Once again, all the best, and am looking forward to reading your novel. Will be a best seller, if it’s anything like your blog.

August 27, 2012 at 9:13 am
(38) mgfranz says:

Well shoot! What am I going to do on Sunday morning now???

I guess I will have to break down and get a girlfriend…

Thanks for the years of great coding!

August 27, 2012 at 11:39 am
(39) Jerry says:


Great work over the last decade or so. I am surprised you don’t mention the new incumbent (couldn’t be a replacement) or is there none!

All the best for the future,


August 27, 2012 at 11:49 am
(40) Rob Salgado says:

Thanks for all the times one of your clearly written columns has bailed me out of a tough spot at work! Best of luck with your novel! –Rob

August 27, 2012 at 3:46 pm
(41) Ben Lofgren says:

Dan, I’ve been so excited to read your articles over the years. I will miss you. I do hope that someone will step up and try to fill your shoes. And I hope the archives will always be available even though you will be gone. If I only knew half of what you know and continue to learn I’d step up myself but I never really could write much code that worked besides what you have shown me. I seem to always have to start over at the beginning to remember how to get going again. (too many concussions) I really wish I had gotten the experience working instead of just playing with VB. But like you say, something else may come along shortly. It’s been fun and enjoyable reading your many brilliantly created articles. Please keep in touch.
Thinking of you often and best wishes for the future,
Ben Lofgren

August 27, 2012 at 4:33 pm
(42) Naz says:

I was surprised to see the “goodbye” on the subject line of your email. Dan, you have enriched the knowledge of countless people and we are grateful for that. You have made a difference and that what counts. Thank you and wishing you the best.

August 27, 2012 at 5:36 pm
(43) Rich says:

just thank you.
You might not remember me. I sent you an email a few years ago and you spend your time to answer. It was very useful to me and an honor.
Good luck.
(by the way I’m from Mexico City)

August 27, 2012 at 6:54 pm
(44) Mike says:

Thanks so much for your time and your articles!

Best of luck to you!!

August 28, 2012 at 6:23 am
(45) Pradeep Bhattacharya says:

The first and only time I wrote to you, you replied (promptly). But I learned from the message you sent me. And I have since then tried to learn (About VB6) the only way (the hard way). Thank you, Dan.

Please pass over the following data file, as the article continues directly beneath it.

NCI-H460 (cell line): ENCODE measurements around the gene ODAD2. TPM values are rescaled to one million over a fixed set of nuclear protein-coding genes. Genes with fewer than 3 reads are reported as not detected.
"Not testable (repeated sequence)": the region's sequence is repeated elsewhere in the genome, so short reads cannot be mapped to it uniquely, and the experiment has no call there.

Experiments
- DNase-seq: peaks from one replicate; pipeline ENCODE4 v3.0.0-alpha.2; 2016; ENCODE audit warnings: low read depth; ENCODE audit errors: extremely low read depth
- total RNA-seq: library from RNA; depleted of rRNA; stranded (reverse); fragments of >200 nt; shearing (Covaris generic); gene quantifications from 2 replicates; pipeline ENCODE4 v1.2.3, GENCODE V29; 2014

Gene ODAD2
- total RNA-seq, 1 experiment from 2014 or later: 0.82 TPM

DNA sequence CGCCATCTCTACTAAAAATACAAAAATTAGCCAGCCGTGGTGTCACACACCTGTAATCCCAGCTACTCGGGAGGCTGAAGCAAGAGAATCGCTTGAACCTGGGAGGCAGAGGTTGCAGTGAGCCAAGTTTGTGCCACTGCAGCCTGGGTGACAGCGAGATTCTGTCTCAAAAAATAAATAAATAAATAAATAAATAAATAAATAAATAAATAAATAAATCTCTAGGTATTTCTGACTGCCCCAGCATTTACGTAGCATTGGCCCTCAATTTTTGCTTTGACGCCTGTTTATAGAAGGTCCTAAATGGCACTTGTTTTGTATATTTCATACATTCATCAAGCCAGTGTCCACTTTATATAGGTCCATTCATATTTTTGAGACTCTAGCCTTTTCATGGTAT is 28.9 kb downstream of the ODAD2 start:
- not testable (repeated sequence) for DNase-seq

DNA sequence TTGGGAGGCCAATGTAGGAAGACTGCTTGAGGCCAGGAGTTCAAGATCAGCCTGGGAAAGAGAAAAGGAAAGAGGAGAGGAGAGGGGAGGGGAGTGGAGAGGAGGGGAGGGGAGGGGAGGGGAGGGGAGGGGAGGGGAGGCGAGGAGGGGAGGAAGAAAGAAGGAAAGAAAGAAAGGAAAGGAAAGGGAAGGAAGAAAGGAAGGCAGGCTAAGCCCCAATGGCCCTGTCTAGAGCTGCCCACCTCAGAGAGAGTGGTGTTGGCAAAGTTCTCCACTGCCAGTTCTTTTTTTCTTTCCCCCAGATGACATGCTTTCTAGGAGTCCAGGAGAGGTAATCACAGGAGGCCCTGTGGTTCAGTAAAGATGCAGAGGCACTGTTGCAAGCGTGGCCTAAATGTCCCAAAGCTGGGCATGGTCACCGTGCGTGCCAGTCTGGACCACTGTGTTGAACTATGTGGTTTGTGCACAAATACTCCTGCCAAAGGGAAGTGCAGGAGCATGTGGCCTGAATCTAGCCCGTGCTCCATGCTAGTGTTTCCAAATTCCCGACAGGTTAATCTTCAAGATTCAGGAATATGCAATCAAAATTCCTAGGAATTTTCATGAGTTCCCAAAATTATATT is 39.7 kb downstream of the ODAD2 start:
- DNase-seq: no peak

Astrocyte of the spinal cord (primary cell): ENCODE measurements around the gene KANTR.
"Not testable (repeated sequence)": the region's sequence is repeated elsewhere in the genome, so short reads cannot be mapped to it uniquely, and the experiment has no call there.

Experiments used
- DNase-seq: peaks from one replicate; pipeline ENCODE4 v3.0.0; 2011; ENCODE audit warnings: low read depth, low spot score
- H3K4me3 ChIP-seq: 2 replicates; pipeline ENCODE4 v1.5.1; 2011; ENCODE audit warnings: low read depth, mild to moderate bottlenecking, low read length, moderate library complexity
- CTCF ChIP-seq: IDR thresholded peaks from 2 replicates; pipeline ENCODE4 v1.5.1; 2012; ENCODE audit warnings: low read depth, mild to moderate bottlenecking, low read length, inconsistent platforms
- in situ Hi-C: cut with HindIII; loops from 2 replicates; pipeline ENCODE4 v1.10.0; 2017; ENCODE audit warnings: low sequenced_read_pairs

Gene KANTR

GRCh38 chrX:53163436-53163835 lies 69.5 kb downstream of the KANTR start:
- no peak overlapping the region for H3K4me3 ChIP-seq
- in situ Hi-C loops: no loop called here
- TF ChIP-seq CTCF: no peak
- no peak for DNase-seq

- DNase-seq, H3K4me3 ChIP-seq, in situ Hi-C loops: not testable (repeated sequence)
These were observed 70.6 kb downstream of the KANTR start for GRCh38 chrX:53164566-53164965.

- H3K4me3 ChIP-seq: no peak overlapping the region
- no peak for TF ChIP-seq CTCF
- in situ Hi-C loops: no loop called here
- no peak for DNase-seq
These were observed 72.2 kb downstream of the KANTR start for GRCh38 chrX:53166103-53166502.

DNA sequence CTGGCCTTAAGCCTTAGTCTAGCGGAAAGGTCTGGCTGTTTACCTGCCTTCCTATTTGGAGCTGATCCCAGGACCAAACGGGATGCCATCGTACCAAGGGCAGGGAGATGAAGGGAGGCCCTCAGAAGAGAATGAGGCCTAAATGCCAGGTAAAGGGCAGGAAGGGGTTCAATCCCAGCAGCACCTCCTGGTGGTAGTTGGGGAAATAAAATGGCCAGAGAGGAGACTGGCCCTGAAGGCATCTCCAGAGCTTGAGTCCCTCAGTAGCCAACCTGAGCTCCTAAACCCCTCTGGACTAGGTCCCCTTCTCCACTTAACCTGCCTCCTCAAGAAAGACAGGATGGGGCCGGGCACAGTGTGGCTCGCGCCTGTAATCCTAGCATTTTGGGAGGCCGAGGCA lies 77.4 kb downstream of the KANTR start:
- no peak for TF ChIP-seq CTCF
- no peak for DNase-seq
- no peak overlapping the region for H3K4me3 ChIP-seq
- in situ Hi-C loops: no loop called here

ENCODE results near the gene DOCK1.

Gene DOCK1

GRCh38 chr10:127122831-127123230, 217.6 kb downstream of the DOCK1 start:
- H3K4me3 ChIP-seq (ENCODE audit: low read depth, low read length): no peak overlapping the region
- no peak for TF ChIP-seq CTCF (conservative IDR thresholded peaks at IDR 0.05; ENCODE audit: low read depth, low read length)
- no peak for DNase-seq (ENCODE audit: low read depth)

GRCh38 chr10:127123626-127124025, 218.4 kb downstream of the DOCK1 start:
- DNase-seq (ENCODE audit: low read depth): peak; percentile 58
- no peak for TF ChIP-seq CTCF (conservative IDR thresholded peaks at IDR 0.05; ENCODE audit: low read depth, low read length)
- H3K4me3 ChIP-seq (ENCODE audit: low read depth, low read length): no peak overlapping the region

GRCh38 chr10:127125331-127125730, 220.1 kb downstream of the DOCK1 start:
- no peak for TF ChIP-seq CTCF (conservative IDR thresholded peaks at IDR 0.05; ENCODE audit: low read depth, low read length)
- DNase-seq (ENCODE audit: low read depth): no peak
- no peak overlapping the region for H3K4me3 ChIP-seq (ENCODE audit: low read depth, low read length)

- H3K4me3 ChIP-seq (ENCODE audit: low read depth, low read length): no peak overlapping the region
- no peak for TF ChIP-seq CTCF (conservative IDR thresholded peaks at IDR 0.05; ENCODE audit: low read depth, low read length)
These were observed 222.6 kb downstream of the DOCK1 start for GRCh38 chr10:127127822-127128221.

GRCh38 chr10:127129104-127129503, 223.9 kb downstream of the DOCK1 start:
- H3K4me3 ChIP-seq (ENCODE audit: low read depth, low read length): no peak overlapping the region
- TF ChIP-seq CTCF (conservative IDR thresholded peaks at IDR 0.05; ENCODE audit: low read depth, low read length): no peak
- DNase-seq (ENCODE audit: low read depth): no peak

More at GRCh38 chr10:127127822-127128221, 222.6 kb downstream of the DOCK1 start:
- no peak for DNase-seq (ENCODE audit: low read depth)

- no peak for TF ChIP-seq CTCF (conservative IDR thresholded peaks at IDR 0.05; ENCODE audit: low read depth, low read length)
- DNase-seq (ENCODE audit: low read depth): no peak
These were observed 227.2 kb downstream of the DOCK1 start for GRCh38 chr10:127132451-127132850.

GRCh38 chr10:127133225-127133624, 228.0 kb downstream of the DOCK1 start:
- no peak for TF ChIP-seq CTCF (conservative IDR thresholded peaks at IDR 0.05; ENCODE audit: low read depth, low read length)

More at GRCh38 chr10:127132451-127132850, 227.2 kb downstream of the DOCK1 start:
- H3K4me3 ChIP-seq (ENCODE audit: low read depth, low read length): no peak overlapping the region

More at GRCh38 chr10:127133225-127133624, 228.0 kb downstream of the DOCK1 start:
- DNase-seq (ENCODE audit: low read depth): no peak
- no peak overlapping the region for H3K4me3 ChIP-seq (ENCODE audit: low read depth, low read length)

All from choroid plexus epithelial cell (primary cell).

August 28, 2012 at 10:51 pm
(46) larry hooven says:

Having you answer my one question on your blog was indeed an honor. i have saved every newsletter i’ve received since i signed up, i will be sad to see you go, you have given me much help over the years even if you were blissfully unaware of it.

cetecean class away!!!

and god speed friend.

August 29, 2012 at 1:59 pm
(47) Honorio says:

Hoy dia se emigra de un lenguaje a otro rapidamente pero el legado es el ismo los cimientos siguen estando ahi, gracias por todo el apoyo y seguir echandole ganas

August 29, 2012 at 7:46 pm
(48) Rick Boyer says:

Say it ain’t so! You taught a Intro to Computing class several years ago on hp’s Learning Center. I loved it, even though I haven’t applied myself to the topics you presented (work gets in the way).

If you read this, could you please answer a question from that class?

In “C”, if you add two positive numbers and the result is negative, how do you fix?

Much Regards,

Rick Boyer

August 30, 2012 at 3:50 am
(49) Rajwant Kushwaha says:

Having you answer my one question on your blog was indeed an honor. i have saved every newsletter iíve received since i signed up, i will be sad to see you go. Please accept my heartfelt wishes for a long and productive future.

August 30, 2012 at 8:37 am
(50) Randy says:

Thanks Dan!

September 2, 2012 at 3:43 am
(51) Boryana says:

Thank you Dan!
Best luck for you!

September 2, 2012 at 4:11 am
(52) Julia says:

Thank you for all your helpful advice. Your writing style is very accessible and the little stories you tell to put your code into context are always interesting. I think you’ll make a good novelist.

Best of luck for your new direction


September 2, 2012 at 6:10 am
(53) Kevin says:

I am a British self taught developer of somewhat advanced years. My American wife and I have developed a product that is widely used in primary and secondary healthcare here in the UK. I develop exclusively in VB.net and have found this website to be an invaluable resource and pleasant to read. I’m very sorry to hear it will soon be history. Many thanks and good luck for the future

September 2, 2012 at 6:10 am
(54) Kevin says: